With Jeff Skilling out and Ken Lay back in, this was Enron’s last chance to turn itself into prada candy 30ml. Did it really even have a chance? Not according to Sherron Watkins, an Enron vice president, who was Fastow’s “’eyes and ears,’ in corporate development.” Watkins conducted a report on everything from the losses hidden by special-purpose entities and the “shenanigans at broadband,” to Arthur Andersen’s perfume for women.
Ken Lay was under a lot of stress that quarter; Not only was there Watkin’s report to think about, he also had a very difficult board meeting to deal with. Enron was announcing the termination of the raptors in an attempt to avoid addressing the fact that the previous financial statements were wrong. This would allow them to report a $1.2 balance-sheet error as “a simple equity reduction.” (Pg 368) Arguably, their biggest problem was yet to come.
It came in the form of two reporters, John Emshwiller and Rebecca Smith from the Wall Street Journal. They were responsible for exposing Fastow’s double-agent status as he quietly profited from both LJM and Enron. Enron’s stock value continued to plummet. The article also awoke the sleeping SEC who subsequently initiated an informal inquiry into the partnership. When asked about his profits from LJM, Fastow admitted to having made $45 million. Astonishingly, he actually made $60.6 million. The next day, Enron’s president and COO, Greg Whalley, fired him unceremoniously on the spot.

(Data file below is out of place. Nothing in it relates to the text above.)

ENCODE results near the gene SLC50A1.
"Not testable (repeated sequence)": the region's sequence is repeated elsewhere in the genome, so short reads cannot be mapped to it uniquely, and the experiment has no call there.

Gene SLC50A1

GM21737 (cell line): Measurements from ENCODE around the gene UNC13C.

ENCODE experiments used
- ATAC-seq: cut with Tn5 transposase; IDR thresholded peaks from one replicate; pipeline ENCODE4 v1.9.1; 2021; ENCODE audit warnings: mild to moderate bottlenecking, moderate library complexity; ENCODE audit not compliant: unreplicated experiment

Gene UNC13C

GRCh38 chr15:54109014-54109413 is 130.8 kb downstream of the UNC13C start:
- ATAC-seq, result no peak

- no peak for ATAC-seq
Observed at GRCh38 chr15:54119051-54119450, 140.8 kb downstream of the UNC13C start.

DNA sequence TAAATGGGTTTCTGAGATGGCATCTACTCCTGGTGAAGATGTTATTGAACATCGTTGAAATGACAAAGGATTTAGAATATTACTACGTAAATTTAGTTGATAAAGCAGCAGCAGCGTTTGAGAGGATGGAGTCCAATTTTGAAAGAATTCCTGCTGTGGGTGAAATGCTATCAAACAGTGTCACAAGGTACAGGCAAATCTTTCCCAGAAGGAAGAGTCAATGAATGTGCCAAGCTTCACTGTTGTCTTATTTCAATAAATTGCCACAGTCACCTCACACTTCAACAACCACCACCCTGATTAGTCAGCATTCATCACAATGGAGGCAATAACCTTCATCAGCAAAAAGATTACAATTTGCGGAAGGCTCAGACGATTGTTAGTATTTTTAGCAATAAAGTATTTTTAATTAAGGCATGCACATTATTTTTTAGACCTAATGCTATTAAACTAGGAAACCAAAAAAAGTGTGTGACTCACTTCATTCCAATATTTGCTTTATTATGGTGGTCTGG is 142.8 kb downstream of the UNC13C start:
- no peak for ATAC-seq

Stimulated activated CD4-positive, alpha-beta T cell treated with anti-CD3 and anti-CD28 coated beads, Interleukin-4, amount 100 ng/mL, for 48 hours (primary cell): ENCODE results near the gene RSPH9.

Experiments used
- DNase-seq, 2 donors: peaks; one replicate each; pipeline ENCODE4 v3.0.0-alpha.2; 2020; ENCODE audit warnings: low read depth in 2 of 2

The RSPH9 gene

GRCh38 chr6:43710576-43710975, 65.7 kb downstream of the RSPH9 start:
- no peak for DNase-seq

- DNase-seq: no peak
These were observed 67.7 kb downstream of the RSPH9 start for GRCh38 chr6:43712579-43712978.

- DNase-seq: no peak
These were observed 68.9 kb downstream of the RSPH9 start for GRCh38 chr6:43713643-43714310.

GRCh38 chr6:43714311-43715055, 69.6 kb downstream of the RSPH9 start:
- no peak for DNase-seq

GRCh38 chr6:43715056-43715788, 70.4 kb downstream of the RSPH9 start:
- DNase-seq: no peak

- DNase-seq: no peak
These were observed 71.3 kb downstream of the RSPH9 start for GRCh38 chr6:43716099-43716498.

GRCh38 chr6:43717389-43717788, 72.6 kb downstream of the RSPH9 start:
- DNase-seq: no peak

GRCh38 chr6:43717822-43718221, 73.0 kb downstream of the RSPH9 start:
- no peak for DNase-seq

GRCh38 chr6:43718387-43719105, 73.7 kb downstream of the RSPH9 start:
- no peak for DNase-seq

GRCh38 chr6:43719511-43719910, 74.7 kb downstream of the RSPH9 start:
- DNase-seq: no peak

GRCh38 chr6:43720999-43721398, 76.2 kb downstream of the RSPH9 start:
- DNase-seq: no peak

For the first time, Enron acknowledged that it was drowning, but by the time they called for help, there was no one around who was willing to save them. In exchange for a loan, Enron had to offer its most precious possession, “full access to its secret trading books.” This kept them afloat but just long enough to make “one more desperate Hail Mary pass – a last-ditch deal, code-named Project Notre Dame.” (Pg 391) The deal involved an acquisition by Dynergy, one of Enron’s main competitors who jumped at the chance to buy a company that was once worth $70 million, for the new price of $10 million. It wasn’t much; Lay would not have the same control over the company and the name Enron would be lost, but at least the “core energy-trading operation” would be preserved. Furthermore, the deal would allow Enron to give investors a little good news for a change.
Unfortunately, the Dynergy deal dissolved as Enron’s credit rating fell “deep into junk-company territory.” Suddenly they had an extra $3.9 billion in debt and Enron Online had a closing share of 61 cents. (Pg 403) It was only a matter of time before Enron would declare bankruptcy. It eventually happened on December 2nd, 2001 at 2 a.m. Funnily enough, after Enron’s bankruptcy, Dynergy was also found to have created an SPE to create cash flow. They were fined $5 million to settle charges.